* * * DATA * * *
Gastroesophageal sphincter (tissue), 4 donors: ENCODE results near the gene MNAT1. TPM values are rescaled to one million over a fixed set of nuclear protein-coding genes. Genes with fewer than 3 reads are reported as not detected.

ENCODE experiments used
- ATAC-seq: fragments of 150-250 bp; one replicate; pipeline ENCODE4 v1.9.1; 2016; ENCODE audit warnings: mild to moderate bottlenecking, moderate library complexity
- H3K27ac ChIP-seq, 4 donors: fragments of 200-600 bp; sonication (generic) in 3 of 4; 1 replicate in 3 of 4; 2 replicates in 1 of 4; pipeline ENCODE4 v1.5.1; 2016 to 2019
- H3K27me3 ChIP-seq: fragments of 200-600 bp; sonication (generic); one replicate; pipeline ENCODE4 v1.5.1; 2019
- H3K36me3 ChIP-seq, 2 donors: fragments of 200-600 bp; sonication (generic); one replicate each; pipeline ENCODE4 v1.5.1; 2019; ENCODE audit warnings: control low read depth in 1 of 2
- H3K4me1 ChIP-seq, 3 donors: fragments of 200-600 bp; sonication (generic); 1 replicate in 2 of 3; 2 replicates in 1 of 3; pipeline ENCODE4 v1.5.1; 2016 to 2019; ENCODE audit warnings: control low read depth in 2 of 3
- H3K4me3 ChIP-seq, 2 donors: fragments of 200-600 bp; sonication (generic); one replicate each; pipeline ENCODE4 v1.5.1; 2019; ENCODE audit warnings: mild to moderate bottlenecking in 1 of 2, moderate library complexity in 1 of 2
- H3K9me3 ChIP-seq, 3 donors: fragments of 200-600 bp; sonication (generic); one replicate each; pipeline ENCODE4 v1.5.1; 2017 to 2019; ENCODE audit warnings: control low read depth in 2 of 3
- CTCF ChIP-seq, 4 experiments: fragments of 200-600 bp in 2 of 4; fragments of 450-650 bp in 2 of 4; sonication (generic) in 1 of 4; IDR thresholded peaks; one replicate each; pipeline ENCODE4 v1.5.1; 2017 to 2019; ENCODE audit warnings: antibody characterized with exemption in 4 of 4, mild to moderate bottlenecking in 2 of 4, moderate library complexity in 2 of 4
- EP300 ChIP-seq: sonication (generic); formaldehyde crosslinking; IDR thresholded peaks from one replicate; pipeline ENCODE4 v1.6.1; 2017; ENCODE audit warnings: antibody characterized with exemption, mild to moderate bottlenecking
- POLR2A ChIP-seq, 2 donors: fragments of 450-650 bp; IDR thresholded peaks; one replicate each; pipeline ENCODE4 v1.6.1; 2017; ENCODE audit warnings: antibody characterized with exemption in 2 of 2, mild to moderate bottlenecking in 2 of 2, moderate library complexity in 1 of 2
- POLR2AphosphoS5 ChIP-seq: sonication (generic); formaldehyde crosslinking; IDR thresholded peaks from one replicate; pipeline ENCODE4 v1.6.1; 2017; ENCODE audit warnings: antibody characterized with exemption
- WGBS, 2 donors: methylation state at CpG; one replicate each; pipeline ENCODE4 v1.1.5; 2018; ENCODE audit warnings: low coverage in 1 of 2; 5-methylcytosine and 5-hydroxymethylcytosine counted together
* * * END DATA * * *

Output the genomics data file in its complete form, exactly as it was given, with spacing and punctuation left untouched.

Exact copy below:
Gastroesophageal sphincter (tissue), 4 donors: ENCODE results near the gene MNAT1. TPM values are rescaled to one million over a fixed set of nuclear protein-coding genes. Genes with fewer than 3 reads are reported as not detected.

ENCODE experiments used
- ATAC-seq: fragments of 150-250 bp; one replicate; pipeline ENCODE4 v1.9.1; 2016; ENCODE audit warnings: mild to moderate bottlenecking, moderate library complexity
- H3K27ac ChIP-seq, 4 donors: fragments of 200-600 bp; sonication (generic) in 3 of 4; 1 replicate in 3 of 4; 2 replicates in 1 of 4; pipeline ENCODE4 v1.5.1; 2016 to 2019
- H3K27me3 ChIP-seq: fragments of 200-600 bp; sonication (generic); one replicate; pipeline ENCODE4 v1.5.1; 2019
- H3K36me3 ChIP-seq, 2 donors: fragments of 200-600 bp; sonication (generic); one replicate each; pipeline ENCODE4 v1.5.1; 2019; ENCODE audit warnings: control low read depth in 1 of 2
- H3K4me1 ChIP-seq, 3 donors: fragments of 200-600 bp; sonication (generic); 1 replicate in 2 of 3; 2 replicates in 1 of 3; pipeline ENCODE4 v1.5.1; 2016 to 2019; ENCODE audit warnings: control low read depth in 2 of 3
- H3K4me3 ChIP-seq, 2 donors: fragments of 200-600 bp; sonication (generic); one replicate each; pipeline ENCODE4 v1.5.1; 2019; ENCODE audit warnings: mild to moderate bottlenecking in 1 of 2, moderate library complexity in 1 of 2
- H3K9me3 ChIP-seq, 3 donors: fragments of 200-600 bp; sonication (generic); one replicate each; pipeline ENCODE4 v1.5.1; 2017 to 2019; ENCODE audit warnings: control low read depth in 2 of 3
- CTCF ChIP-seq, 4 experiments: fragments of 200-600 bp in 2 of 4; fragments of 450-650 bp in 2 of 4; sonication (generic) in 1 of 4; IDR thresholded peaks; one replicate each; pipeline ENCODE4 v1.5.1; 2017 to 2019; ENCODE audit warnings: antibody characterized with exemption in 4 of 4, mild to moderate bottlenecking in 2 of 4, moderate library complexity in 2 of 4
- EP300 ChIP-seq: sonication (generic); formaldehyde crosslinking; IDR thresholded peaks from one replicate; pipeline ENCODE4 v1.6.1; 2017; ENCODE audit warnings: antibody characterized with exemption, mild to moderate bottlenecking
- POLR2A ChIP-seq, 2 donors: fragments of 450-650 bp; IDR thresholded peaks; one replicate each; pipeline ENCODE4 v1.6.1; 2017; ENCODE audit warnings: antibody characterized with exemption in 2 of 2, mild to moderate bottlenecking in 2 of 2, moderate library complexity in 1 of 2
- POLR2AphosphoS5 ChIP-seq: sonication (generic); formaldehyde crosslinking; IDR thresholded peaks from one replicate; pipeline ENCODE4 v1.6.1; 2017; ENCODE audit warnings: antibody characterized with exemption
- WGBS, 2 donors: methylation state at CpG; one replicate each; pipeline ENCODE4 v1.1.5; 2018; ENCODE audit warnings: low coverage in 1 of 2; 5-methylcytosine and 5-hydroxymethylcytosine counted together